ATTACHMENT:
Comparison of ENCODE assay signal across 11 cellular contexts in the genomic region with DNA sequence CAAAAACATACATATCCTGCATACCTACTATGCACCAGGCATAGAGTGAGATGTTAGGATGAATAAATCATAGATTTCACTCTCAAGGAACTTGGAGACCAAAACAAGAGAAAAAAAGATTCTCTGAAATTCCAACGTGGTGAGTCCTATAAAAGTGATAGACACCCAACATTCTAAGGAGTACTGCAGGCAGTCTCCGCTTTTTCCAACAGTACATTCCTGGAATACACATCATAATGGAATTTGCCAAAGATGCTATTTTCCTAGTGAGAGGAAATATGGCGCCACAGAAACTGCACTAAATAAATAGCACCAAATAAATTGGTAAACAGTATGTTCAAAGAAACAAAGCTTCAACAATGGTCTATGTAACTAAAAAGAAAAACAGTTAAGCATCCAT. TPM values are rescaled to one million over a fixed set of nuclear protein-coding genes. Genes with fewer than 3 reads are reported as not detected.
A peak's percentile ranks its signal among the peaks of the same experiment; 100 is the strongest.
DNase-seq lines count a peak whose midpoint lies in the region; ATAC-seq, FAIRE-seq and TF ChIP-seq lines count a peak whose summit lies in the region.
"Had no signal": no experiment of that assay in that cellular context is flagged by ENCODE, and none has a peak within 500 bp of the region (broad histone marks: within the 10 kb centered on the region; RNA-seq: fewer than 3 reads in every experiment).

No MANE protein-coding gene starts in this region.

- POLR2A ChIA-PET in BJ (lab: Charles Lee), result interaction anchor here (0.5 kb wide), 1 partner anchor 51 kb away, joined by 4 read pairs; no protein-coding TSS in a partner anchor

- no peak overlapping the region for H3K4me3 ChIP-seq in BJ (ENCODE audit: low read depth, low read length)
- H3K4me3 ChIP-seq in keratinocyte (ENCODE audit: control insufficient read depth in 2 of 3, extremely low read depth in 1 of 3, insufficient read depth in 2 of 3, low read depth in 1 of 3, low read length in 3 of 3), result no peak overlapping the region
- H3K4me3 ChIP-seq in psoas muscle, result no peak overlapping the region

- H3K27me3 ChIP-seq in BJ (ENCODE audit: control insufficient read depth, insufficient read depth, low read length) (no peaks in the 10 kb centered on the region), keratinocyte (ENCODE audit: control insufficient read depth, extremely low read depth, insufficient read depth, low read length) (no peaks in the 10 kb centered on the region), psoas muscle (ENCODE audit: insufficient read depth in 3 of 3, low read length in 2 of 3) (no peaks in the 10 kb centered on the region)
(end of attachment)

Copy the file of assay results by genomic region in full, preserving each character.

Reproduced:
Comparison of ENCODE assay signal across 11 cellular contexts in the genomic region with DNA sequence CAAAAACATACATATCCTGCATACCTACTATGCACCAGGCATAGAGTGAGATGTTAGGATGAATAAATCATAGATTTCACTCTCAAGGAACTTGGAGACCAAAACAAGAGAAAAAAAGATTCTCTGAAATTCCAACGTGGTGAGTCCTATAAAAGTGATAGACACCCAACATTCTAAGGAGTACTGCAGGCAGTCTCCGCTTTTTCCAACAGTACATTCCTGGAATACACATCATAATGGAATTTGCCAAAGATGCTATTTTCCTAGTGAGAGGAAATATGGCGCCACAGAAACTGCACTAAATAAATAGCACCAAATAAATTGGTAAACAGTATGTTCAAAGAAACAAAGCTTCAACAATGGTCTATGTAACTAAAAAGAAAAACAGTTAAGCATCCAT. TPM values are rescaled to one million over a fixed set of nuclear protein-coding genes. Genes with fewer than 3 reads are reported as not detected.
A peak's percentile ranks its signal among the peaks of the same experiment; 100 is the strongest.
DNase-seq lines count a peak whose midpoint lies in the region; ATAC-seq, FAIRE-seq and TF ChIP-seq lines count a peak whose summit lies in the region.
"Had no signal": no experiment of that assay in that cellular context is flagged by ENCODE, and none has a peak within 500 bp of the region (broad histone marks: within the 10 kb centered on the region; RNA-seq: fewer than 3 reads in every experiment).

No MANE protein-coding gene starts in this region.

- POLR2A ChIA-PET in BJ (lab: Charles Lee), result interaction anchor here (0.5 kb wide), 1 partner anchor 51 kb away, joined by 4 read pairs; no protein-coding TSS in a partner anchor

- no peak overlapping the region for H3K4me3 ChIP-seq in BJ (ENCODE audit: low read depth, low read length)
- H3K4me3 ChIP-seq in keratinocyte (ENCODE audit: control insufficient read depth in 2 of 3, extremely low read depth in 1 of 3, insufficient read depth in 2 of 3, low read depth in 1 of 3, low read length in 3 of 3), result no peak overlapping the region
- H3K4me3 ChIP-seq in psoas muscle, result no peak overlapping the region

- H3K27me3 ChIP-seq in BJ (ENCODE audit: control insufficient read depth, insufficient read depth, low read length) (no peaks in the 10 kb centered on the region), keratinocyte (ENCODE audit: control insufficient read depth, extremely low read depth, insufficient read depth, low read length) (no peaks in the 10 kb centered on the region), psoas muscle (ENCODE audit: insufficient read depth in 3 of 3, low read length in 2 of 3) (no peaks in the 10 kb centered on the region)